At a glance.
- Effects of US riots on the Crypto Wars.
- US Government considers how, and whether, to regulate disinformation.
- Polish anti-censorship legislation.
- Update to list of Chinese companies sanctioned by the US for connections to the PLA.
Crypto wars dispatch: mandated access gaining momentum?
The Washington Post says the flood of US President Trump fans onto encrypted messaging apps like Telegram and Signal in the wake of Parler’s closure could breathe new life into the crypto wars. Encryption proponents maintain that recent violence at the Capital was coordinated in the open, so any related revival of decryption arguments would represent strategic scaremongering, recalling that (violent-turning) summer protests also made use of the apps. Solorigate might present another reason to think twice about developing additional avenues for enemies to exploit. As an alternative to decryption, platforms could build in checks and balances by restricting group sizes and bolstering reporting channels. The Biden Administration’s position in the debate is not yet public.
Outlawing disinformation...misinformation to follow?
CyberScoop says the incoming Biden Administration, the next Congress, intelligence agencies, and tech companies all have a role to play in mitigating dis- and misinformation in a country (that would be the US) where by some estimates sixty percent of people don’t trust the news. Proposed solutions include a Federal “coronavirus misinformation role,” “an intelligence community lead” on disinformation, legislation establishing an anti-disinformation “coordinating body,” proactive deplatforming of “extremists,” and “media literacy” additions to public school curricula—which are some ways of looking at what will encourage trust in authorities.
Poland moves to block social media from censoring lawful speech.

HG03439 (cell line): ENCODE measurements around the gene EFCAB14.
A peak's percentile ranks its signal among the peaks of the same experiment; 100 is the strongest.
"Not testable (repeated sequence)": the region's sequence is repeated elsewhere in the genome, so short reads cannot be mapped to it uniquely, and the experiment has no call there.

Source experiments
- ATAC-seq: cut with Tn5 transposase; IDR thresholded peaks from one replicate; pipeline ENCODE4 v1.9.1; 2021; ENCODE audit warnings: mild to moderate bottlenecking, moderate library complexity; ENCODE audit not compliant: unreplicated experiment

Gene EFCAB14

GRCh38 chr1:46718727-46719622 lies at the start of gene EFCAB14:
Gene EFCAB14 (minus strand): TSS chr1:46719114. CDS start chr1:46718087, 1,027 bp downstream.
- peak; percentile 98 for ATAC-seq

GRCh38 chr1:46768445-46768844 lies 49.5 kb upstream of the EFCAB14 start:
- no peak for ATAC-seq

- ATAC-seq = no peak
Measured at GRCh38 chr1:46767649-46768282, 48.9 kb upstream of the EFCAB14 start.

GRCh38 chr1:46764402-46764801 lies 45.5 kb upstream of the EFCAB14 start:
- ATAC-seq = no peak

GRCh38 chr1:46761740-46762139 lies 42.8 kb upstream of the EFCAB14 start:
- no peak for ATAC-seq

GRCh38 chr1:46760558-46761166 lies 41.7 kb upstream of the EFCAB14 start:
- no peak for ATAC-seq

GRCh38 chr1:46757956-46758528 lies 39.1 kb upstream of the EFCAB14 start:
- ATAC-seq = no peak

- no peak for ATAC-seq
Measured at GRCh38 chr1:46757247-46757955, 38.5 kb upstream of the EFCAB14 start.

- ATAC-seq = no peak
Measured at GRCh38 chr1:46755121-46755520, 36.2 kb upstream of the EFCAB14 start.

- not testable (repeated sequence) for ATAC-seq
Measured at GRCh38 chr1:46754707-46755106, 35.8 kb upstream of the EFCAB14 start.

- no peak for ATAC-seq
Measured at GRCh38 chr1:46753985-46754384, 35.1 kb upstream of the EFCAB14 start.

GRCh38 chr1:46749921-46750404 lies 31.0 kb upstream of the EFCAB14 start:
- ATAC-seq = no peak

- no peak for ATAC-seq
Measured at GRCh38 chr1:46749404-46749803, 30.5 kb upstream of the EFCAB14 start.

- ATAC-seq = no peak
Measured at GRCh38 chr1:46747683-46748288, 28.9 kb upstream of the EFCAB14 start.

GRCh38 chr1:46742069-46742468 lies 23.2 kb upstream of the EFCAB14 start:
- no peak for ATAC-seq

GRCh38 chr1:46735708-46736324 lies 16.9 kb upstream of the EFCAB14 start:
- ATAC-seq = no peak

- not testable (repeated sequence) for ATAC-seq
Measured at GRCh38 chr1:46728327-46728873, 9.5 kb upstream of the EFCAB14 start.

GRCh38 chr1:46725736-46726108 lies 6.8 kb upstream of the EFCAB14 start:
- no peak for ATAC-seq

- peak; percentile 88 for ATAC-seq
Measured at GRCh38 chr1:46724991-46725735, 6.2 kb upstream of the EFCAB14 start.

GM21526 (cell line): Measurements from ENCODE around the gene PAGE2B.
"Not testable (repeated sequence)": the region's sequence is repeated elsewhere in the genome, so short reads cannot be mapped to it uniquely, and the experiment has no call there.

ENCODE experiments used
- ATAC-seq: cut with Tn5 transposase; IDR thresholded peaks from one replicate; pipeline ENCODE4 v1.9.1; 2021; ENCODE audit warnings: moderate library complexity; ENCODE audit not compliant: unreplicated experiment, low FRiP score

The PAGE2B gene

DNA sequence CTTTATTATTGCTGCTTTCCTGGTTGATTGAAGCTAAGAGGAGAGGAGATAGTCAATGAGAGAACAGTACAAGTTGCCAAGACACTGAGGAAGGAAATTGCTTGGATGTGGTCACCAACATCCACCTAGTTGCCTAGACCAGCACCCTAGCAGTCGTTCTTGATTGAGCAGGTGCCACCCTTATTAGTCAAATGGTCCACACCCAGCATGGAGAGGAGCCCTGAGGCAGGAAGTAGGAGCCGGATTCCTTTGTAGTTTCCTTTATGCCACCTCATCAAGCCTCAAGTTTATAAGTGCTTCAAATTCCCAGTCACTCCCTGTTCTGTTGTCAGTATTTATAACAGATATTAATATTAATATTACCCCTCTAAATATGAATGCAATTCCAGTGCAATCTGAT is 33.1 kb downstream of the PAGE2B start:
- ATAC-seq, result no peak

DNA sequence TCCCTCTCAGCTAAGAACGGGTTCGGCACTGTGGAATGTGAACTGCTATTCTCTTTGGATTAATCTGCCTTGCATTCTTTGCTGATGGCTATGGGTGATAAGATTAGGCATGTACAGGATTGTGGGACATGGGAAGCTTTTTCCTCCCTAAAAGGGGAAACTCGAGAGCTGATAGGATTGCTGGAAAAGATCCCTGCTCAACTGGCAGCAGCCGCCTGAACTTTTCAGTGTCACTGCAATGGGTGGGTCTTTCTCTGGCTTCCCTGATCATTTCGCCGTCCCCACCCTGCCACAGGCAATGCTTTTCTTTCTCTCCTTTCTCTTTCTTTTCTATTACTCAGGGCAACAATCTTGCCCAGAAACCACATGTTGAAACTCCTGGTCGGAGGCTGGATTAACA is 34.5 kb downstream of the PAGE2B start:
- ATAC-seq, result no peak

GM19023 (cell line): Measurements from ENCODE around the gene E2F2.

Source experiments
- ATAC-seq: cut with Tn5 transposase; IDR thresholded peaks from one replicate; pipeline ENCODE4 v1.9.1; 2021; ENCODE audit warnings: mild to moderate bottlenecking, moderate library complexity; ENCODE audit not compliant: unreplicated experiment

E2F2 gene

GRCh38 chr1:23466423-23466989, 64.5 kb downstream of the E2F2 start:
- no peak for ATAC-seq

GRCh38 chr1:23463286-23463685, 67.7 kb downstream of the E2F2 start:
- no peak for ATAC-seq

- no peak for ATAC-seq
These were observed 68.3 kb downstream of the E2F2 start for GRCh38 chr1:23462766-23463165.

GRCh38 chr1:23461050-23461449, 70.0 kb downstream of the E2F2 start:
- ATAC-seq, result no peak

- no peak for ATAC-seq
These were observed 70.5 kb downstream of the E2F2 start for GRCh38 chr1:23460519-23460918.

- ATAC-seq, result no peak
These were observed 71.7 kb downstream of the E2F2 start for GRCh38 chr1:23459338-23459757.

The Guardian reports that Warsaw is moving to safeguard accounts that don’t violate national laws in the wake of Big Tech’s actions in the US. State officials condemned US President Trump’s deplatforming as “hypocritical” and “politically motivated.” The Prime Minister challenged the EU to develop comparable rules, commenting that “corporate giants should not decide which views are right” and drawing parallels to Poland’s experience under the Soviet Union. The proposed law would allow users to appeal content removal decisions and require platforms operating in Warsaw to abide by courts’ findings. An NGO observer said state laws are a preferable digital content regulator to private opinions, while critics claim the ruling party is just interested in protecting right-wing speech. (Past altercations between Facebook and politicians have led to cries that the company was controlled by “fascists and Bolsheviks.” We note that, historically, Fascists and Bolsheviks didn't consider themselves allies, which may suggest that Menlo Park is displeasing people in various places on the political spectrum. On the other hand Europe has a lot more direct experience of both fascism and bolshevism than does American, and a fortiori California.)
Update on US sanctions list of companies associated with the PLA.
A Reuters scoop says Chinese airplane manufacturer Comac and phone manufacturer Xiaomi are among the nine companies added to the Defense Department's investment sanctions list this week.